Slow Productivity: Reflections on Cal Newport’s new book

It might seem odd for an economist to discuss the virtues of slow productivity when economists usually bemoan the slow rate of productivity growth. But fear not: The slow productivity advocated by Georgetown computer science professor Cal Newport could boost labour productivity and GDP, as I explain in this article.

Cal Newport has become famous for pointing out the problem with the ‘hyperactive hive mind’ way of working, where we can be regularly distracted by emails, Slack messages, requests for Zoom meetings, etc. He advocates a return to more deliberate and structured ways of working and intense sessions of focus, known as Deep Work, the name of his 2016 book. Newport extends his framework in his latest book, Slow Productivity: The Lost Art of Accomplishment Without Burnout, to emphasise the importance of working slowly and consistently on big projects (e.g. a significant research project, a book, a symphony, etc.). Such an approach results in greater accomplishments and outputs over the longer term. His three rules are:

  1. Do fewer things,
  2. Work at a natural pace, and
  3. Obsess over quality. 

As the military maxim states, ‘Slow is smooth, and smooth is fast.’ Hence, somewhat counterintuitively, Newport’s approach could be economically beneficial. Certainly, there is evidence of the productivity cost of frequent interruptions through electronic messages and notifications. A study by Addas and Pinsonneault published in MIS Quarterly examined the effects of cumulative exposure to IT-induced interruptions, including email, in real-world settings. The study found that e-mail interruptions have important consequences on work, including lost work time and work-related stress. A literature review in Frontiers of Psychology revealed that various studies have found interruptions can cause a loss of between 5 and 28 percent of work time. Moreover, another study by Gloria Mark, a professor of informatics at the University of California, Irvine, pointed out that some people may need about 25 minutes to refocus on a task after a distraction.  

Newport’s concept of slow productivity is helpful, as it offers a sustainable approach to accomplishing work without burnout. Being constantly busy or overloaded with tasks is counterproductive to achieving meaningful results. Newport’s emphasis on a more natural rhythm of work, including periods of hard effort balanced by relaxation across different timescales, resonated with me. This approach challenges the modern workplace’s implicit valorisation of constant busyness as a measure of productivity and instead promotes deep, focused work over superficial task engagement.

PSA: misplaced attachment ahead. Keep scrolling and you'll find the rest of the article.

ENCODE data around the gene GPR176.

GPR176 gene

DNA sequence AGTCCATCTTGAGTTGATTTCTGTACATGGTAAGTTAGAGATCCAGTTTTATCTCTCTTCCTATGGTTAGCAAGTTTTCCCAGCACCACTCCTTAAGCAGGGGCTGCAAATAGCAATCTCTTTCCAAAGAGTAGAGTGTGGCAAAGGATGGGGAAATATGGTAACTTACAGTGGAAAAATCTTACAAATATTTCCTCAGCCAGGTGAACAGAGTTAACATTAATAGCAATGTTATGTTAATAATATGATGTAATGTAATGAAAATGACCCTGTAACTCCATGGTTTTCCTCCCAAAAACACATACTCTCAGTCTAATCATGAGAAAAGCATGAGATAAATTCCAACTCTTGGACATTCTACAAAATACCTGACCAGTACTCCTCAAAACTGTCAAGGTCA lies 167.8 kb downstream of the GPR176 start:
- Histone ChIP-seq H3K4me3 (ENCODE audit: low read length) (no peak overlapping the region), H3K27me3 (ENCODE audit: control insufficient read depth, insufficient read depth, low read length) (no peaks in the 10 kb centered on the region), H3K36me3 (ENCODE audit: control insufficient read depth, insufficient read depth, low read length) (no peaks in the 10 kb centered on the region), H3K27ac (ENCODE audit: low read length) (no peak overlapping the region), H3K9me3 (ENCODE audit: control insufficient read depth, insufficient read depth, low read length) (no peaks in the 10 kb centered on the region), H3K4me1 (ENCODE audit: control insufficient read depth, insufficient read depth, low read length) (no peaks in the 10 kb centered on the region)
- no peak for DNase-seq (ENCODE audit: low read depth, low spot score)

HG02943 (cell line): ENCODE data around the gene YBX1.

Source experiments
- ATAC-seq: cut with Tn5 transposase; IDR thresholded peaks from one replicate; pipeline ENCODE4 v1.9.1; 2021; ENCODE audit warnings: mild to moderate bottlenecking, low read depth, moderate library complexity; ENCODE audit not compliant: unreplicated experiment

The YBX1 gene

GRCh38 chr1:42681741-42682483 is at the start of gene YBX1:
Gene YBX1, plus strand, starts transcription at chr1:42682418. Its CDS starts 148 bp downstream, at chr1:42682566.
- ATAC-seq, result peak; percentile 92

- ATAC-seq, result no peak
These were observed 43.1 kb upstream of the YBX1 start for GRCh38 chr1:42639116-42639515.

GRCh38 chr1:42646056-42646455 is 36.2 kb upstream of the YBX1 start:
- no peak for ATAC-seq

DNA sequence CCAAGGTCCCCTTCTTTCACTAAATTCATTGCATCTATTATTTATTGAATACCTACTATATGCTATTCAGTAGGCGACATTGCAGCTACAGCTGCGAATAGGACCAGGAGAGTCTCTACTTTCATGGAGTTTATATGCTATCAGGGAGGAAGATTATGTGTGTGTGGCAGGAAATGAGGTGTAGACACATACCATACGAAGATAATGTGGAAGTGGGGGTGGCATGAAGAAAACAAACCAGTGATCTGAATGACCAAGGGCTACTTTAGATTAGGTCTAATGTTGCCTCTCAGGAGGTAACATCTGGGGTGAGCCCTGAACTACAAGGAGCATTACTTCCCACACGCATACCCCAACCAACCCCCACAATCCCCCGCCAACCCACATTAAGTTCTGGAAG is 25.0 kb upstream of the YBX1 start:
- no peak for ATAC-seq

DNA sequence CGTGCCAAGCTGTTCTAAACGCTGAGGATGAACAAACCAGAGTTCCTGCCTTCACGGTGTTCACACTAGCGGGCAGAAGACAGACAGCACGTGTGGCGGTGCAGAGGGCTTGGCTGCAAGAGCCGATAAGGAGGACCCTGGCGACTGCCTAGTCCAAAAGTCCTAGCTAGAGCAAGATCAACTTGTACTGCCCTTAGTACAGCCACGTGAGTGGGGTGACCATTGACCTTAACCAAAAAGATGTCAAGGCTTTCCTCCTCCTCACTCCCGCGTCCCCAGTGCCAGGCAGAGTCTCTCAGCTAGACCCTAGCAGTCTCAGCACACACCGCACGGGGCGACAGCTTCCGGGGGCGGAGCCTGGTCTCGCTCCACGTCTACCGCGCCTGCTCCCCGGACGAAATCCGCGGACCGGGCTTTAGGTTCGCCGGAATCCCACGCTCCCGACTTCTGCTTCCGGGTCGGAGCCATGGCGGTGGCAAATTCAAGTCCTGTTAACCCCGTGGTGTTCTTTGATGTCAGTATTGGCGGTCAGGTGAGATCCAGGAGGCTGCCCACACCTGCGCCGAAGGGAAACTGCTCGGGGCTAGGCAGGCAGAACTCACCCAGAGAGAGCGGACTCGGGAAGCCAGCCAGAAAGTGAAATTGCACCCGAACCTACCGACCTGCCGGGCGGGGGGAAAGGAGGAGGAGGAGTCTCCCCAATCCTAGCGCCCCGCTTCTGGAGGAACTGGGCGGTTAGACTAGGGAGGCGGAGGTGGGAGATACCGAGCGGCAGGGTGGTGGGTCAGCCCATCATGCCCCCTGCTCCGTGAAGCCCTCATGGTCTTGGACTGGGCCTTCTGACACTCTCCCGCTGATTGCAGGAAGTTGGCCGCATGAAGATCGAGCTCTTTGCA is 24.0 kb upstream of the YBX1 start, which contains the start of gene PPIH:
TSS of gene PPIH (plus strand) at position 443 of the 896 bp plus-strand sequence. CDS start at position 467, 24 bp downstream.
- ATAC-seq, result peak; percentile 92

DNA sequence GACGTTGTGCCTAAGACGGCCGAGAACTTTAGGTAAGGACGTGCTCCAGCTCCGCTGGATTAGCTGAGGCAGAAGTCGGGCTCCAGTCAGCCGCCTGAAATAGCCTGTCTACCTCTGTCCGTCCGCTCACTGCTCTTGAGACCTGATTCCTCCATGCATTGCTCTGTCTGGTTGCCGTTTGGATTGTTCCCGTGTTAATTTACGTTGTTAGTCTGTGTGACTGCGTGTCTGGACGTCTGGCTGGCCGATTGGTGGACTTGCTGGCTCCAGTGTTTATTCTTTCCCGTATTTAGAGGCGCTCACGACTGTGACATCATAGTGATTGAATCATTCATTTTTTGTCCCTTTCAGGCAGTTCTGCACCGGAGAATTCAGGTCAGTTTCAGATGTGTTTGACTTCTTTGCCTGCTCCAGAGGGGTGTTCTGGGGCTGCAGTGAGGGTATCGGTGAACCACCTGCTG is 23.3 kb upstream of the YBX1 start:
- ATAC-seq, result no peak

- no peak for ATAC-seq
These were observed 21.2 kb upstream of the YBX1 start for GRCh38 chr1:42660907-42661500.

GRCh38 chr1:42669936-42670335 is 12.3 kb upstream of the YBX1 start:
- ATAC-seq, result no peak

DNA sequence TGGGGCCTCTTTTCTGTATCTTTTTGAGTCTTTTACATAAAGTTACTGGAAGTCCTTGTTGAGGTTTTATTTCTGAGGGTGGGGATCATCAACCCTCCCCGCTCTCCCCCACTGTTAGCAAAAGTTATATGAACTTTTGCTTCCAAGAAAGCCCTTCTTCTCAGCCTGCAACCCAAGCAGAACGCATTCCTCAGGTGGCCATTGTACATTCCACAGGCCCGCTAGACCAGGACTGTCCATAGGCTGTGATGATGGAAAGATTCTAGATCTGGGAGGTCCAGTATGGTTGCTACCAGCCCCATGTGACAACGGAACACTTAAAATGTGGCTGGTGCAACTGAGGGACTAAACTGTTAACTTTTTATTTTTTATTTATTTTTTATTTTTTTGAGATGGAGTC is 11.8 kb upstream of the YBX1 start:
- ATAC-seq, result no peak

Incidentally, the emphasis on working at a natural pace and having periods of downtime is consistent with advice from Australian performance guru Andrew May, whom Tim Hughes and I interviewed for the Economics Explored podcast in 2023 (see How CEOs are working on health & fitness with a view to improving company performance). You can listen to our conversation via the embedded player below or podcasting apps (e.g. Spotify). 

Newport’s discussion on the historical lack of standard definitions of productivity in knowledge work and the subsequent misapplication of metrics designed for manufacturing and farming to cognitive tasks captured my interest. He critiques the prevailing ways of undertaking knowledge work. He argues for a more nuanced understanding that allows for creativity, innovation, and deep thinking—qualities stifled by frequent email checking and meeting attending. I found value in Newport’s historical and analytical perspective on productivity, emphasising the importance of redefining our understanding of workplace productivity for knowledge workers.

Finally, I was intrigued by practical strategies and principles outlined in Slow Productivity, such as: 

  • limiting the number of ongoing projects to prevent an overstuffed schedule, 
  • the concept of a “holding pen” for managing projects, and 
  • extending timelines to ensure quality over quantity. 

Newport implores us to focus on the quality of core activities, giving important work a sustainable timeline, which can be done through prioritisation and focus. He offers a blueprint for achieving personal satisfaction and professional success without the risk of burnout. The approach encourages a disciplined yet flexible work method, with periods of intense focus punctuated by necessary relaxation, promoting a healthier and more fulfilling work-life balance.

Published on 10 April 2024, this article was prepared by Adept Economics Director Gene Tunny with contributions by Research Economist Arturo Espinoza. For further information, please email us at or call us at 1300 169 870.

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